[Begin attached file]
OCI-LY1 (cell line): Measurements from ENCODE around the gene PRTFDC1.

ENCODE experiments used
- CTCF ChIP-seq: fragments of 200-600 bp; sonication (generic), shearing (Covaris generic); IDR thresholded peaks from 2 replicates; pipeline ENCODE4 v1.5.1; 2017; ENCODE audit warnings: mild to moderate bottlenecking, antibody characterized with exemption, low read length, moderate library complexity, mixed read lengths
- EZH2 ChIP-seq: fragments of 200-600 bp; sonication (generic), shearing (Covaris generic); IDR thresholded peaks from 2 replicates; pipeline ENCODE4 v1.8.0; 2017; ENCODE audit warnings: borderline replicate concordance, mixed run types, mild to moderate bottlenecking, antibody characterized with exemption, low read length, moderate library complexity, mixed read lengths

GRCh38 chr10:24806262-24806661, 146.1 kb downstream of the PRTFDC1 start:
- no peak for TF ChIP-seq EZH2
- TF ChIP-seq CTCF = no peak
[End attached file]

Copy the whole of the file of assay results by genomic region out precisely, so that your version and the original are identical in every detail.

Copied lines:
OCI-LY1 (cell line): Measurements from ENCODE around the gene PRTFDC1.

ENCODE experiments used
- CTCF ChIP-seq: fragments of 200-600 bp; sonication (generic), shearing (Covaris generic); IDR thresholded peaks from 2 replicates; pipeline ENCODE4 v1.5.1; 2017; ENCODE audit warnings: mild to moderate bottlenecking, antibody characterized with exemption, low read length, moderate library complexity, mixed read lengths
- EZH2 ChIP-seq: fragments of 200-600 bp; sonication (generic), shearing (Covaris generic); IDR thresholded peaks from 2 replicates; pipeline ENCODE4 v1.8.0; 2017; ENCODE audit warnings: borderline replicate concordance, mixed run types, mild to moderate bottlenecking, antibody characterized with exemption, low read length, moderate library complexity, mixed read lengths

GRCh38 chr10:24806262-24806661, 146.1 kb downstream of the PRTFDC1 start:
- no peak for TF ChIP-seq EZH2
- TF ChIP-seq CTCF = no peak